Rostro is a coffee shop near Yoyogi park. Sit down at a bar, and you are faced with an option of different flavors (sweet, nutty, fruity, tart) and different strengths, depending on the grounds-to-water ratio. Make your selection, and you are in for a carefully choreographed ritual. It starts with hand-grinding the coffee beans with a device seemingly dating from the turn of the last century that I last saw in my grandmother’s house, followed by a lab-like system of syphon tubes. Each step is done with a lot of care, skill, and technique. The coffee, once it arrived, was great, as was the members-only feel surrounding it, but the nuances of its flavor and texture were lost on me. I am not a coffee connoisseur.
There are a lot of those who are. There are also foodies, audiophiles, vinyl lovers, fitness junkies, sneakerheads, fashionistas, soccer fans, global nomads, wellness aficionados. In each of these self-identifies taste groups, taste is an activity that engages them on more than a casual level. Coffee, food, travel, or exercise are not passive leisure activities. Instead, they require investment of consumers’ attention, time, and money. The more time, attention, money, and skill consumers spend on them, coffee making, cooking, traveling, become more enjoyable. Specific techniques and rituals emerge. Community is formed. A vocabulary emerges (“beaters,” “deadstock,” “upotwns”) Those obsessed with their vinyl collections, sneakers, or fitness regiment can speak for hours about it.
In the modern aspiration economy, taste is not given. It’s not a passive play of social differentiation. It’s an activity that is continuously developed, cultivated, and refined.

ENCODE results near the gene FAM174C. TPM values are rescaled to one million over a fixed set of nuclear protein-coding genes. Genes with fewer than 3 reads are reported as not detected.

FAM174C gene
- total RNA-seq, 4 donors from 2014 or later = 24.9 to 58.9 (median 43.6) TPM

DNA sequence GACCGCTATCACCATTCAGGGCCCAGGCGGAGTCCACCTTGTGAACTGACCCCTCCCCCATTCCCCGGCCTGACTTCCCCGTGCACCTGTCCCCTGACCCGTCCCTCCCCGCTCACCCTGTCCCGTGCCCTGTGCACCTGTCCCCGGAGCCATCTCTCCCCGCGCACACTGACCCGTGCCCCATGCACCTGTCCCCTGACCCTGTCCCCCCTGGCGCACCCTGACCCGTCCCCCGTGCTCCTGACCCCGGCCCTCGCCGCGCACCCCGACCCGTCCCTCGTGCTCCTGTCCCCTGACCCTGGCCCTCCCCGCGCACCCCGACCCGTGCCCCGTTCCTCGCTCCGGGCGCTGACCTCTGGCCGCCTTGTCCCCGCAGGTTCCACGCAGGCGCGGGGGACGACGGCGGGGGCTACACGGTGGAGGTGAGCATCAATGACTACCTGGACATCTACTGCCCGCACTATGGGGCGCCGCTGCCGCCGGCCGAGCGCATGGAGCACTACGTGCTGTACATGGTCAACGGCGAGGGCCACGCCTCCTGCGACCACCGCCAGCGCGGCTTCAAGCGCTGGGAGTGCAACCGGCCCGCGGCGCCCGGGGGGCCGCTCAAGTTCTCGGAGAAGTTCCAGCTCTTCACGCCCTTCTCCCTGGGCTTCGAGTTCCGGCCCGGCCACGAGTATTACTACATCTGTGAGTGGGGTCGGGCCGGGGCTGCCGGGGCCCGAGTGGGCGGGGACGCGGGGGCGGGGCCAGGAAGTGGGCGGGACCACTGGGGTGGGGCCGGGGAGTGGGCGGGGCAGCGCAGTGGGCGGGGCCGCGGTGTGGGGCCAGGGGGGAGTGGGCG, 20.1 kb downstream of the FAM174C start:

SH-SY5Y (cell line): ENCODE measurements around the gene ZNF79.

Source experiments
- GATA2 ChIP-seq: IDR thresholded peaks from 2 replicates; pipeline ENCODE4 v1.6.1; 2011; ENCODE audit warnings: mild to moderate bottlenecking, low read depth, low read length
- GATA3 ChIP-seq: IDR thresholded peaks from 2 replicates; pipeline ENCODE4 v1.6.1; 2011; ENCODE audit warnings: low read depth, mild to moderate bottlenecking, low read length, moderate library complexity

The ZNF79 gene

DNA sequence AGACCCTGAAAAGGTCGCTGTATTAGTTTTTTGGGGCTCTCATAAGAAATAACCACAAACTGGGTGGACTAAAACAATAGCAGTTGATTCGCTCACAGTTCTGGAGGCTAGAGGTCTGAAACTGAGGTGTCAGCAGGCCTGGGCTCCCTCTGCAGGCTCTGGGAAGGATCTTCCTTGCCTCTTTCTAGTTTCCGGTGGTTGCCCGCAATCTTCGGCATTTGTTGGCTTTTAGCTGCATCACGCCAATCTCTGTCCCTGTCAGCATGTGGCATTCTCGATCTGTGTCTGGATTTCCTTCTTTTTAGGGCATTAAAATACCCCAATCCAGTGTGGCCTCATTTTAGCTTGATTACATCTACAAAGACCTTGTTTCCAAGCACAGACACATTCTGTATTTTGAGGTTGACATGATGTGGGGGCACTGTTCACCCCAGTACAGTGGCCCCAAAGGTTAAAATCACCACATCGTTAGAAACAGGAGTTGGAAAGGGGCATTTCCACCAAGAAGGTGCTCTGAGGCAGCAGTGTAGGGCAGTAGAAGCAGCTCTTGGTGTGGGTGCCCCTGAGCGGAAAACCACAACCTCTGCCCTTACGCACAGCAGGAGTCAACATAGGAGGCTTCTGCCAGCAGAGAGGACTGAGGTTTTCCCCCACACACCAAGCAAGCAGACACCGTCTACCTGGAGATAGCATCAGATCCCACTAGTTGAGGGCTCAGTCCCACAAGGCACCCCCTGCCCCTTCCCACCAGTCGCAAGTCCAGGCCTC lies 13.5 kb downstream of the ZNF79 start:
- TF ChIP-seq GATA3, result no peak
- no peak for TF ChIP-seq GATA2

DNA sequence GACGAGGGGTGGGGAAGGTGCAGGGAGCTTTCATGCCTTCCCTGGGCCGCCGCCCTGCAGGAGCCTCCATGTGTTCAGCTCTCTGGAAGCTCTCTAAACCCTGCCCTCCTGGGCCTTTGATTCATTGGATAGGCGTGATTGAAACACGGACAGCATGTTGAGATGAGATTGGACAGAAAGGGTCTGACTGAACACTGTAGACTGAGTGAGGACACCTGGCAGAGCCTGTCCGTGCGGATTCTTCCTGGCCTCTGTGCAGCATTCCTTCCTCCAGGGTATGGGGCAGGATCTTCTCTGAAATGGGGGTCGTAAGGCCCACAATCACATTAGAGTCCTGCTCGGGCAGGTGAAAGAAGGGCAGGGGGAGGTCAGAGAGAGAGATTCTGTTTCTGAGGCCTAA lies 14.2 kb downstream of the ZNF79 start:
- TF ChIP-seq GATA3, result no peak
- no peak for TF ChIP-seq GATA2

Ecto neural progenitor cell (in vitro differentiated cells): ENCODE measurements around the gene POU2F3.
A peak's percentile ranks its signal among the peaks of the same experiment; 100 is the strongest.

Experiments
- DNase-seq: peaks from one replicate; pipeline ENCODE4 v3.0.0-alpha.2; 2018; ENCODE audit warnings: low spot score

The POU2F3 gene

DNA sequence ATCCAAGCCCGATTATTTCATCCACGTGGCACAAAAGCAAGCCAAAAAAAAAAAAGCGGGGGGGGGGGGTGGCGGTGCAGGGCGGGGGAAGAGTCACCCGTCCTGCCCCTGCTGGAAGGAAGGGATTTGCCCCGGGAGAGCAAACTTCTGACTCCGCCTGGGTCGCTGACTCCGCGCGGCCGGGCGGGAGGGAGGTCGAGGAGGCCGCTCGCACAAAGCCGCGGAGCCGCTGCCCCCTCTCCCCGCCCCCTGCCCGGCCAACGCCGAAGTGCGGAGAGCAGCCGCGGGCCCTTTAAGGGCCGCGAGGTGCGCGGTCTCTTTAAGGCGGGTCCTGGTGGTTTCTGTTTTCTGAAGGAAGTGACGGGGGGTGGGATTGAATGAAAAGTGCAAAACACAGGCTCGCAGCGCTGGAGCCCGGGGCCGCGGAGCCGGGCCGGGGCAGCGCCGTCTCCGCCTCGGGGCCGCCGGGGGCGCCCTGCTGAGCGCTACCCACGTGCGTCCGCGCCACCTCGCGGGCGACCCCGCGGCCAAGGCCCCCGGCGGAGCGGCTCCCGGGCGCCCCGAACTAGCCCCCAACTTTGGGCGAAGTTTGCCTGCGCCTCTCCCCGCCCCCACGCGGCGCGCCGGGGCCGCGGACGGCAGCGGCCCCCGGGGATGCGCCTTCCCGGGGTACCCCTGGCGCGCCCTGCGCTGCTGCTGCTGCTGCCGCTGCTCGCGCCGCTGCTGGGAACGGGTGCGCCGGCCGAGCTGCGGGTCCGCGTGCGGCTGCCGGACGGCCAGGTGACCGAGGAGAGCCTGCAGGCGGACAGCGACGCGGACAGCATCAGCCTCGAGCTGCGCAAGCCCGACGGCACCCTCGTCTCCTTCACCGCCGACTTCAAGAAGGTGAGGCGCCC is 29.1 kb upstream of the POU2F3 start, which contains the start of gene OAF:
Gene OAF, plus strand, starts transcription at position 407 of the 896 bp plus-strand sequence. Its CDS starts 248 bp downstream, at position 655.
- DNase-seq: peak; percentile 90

It’s an activity that includes objects (e.g. sneakers, coffee beans, food), other participants (e.g. sneakerheads, menswear forums, friends, a local coffee barista), specific ways of doing things (e.g. syphon or drip coffee, getting info on sneaker drops), written materials (e.g. reviews, magazines, Instagram), history (e.g. a specific tradition or role playing), tools and devices (e.g. cooking and fitness equipment), and attention and sensibilities (e.g. expanding one’s wine or coffee or food palette).
All of the above — objects, community, methodology, history, technique, and tools — increase, argument, and give feedback on taste. We develop our taste by absorbing social and cultural capital around us. For example, through its content, conversation, products, techniques, reviews, and um, devices, GOOP increased and refined our individual and collective sensibilities around self-care.
Historically, taste has been linked to aesthetics or class. For French sociologists Pierre Bourdieu, who wrote the book titled “Distinction” on the topic, social class determines creation and expression of taste (“nor quite our class, darling”). For Veblen, taste acts as a social barrier: upper class uses it to distance itself from the lower class. The moment that lower class adopts certain tastes, upper class abandons them and moves towards the new ones.